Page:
In the beginning there were no local theatres or clubs in D.C. The blues were played at house parties, either by live musicians or on the victrola – an old phonograph. A few years later the Howard Theater in the Shaw neighborhood began to feature blues in a jazz-oriented style. Performers included legendary giants like Dinah Washington, Ella Johnson and Joe Williams of Count Basie’s band.
One of D.C.’s greatest blues and jazz music performers arrived on April 28, 1899 with the birth of Duke Ellington. At a young age Ellington began to listen to ragtime pianists in the District. He started taking piano lessons and as he got older he found jobs playing at clubs and cafes in the D.C. area. In 1917 Ellington formed his first group, The Duke’s Serenaders. Ellington became the group’s booking agent. Duke’s Serenaders played throughout the area, including jobs for private society balls and embassy parties.
In 1923, Ellington left D.C. for New York, but he remembered his roots, renaming his band The Washingtonians. The Washingtonians became one of the most popular bands in the United States and the world. In his 50-year career Ellington played all over the world and performed for everyone from Queen Elizabeth to Richard Nixon, but it all began in D.C., according to the Duke Ellington Web site.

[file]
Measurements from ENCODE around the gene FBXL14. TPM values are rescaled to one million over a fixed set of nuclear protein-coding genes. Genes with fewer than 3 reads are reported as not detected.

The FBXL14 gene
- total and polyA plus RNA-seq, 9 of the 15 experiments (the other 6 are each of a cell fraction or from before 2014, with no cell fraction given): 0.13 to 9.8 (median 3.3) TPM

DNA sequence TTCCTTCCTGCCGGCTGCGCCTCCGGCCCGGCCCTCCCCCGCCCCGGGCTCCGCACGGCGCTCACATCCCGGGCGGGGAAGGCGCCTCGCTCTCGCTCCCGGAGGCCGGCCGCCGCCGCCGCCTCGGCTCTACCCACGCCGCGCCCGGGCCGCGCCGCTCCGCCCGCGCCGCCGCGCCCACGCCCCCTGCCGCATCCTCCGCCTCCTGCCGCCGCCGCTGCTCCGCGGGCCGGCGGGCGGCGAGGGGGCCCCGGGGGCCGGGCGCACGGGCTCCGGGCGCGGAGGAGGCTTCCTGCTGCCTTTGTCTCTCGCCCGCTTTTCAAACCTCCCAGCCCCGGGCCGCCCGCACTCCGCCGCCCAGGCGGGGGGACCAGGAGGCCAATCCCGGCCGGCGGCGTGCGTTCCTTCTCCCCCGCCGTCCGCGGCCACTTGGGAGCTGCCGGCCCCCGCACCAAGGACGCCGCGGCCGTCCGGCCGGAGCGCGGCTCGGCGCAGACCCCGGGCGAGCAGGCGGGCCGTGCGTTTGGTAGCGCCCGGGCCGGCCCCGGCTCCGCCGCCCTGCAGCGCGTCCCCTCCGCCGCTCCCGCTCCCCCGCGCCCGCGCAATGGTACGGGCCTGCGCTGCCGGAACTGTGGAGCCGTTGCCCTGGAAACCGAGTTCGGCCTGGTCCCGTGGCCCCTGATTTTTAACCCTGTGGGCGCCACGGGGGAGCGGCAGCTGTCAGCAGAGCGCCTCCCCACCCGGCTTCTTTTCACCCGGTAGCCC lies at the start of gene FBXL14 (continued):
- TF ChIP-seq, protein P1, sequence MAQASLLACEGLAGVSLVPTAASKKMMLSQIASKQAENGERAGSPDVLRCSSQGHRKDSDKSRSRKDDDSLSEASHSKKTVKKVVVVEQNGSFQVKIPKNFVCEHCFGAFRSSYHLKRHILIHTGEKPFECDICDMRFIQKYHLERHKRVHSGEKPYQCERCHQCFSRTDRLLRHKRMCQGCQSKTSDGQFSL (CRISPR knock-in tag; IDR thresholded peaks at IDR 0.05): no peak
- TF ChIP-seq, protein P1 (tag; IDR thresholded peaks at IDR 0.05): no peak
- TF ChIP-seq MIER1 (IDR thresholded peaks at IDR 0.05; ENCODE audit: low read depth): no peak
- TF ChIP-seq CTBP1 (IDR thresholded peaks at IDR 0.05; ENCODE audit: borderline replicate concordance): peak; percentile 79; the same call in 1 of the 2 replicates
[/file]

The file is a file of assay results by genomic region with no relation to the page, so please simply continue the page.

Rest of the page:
Besides Ellington, the blues scene continued to grow in D.C. The Gold Room was opened in 1959 in Northeast D.C. The club’s live entertainment included a variety of blues and jazz music. Since its beginning, the club has been owned and operated by jazz singer Jimmy McPhail. McPhail has performed with Ellington’s band, Billie Holiday and Ella Fitzgerald. The Gold Room is still open and is now D.C.’s longest running, black-owned club of its kind.
Blues music continues to be alive and well today. The Blues Foundation holds its annual Blues Hall of Fame induction ceremony in D.C. The Blues Hall of Fame honors those individuals who have made the blues timeless through performance, documentation and recording. GW hosted the 2000 induction ceremony at the Lisner Auditorium Feb. 22. Among the performers were Grammy award-winner Ruth Brown, Johnnie Taylor and the North Mississippi All Stars.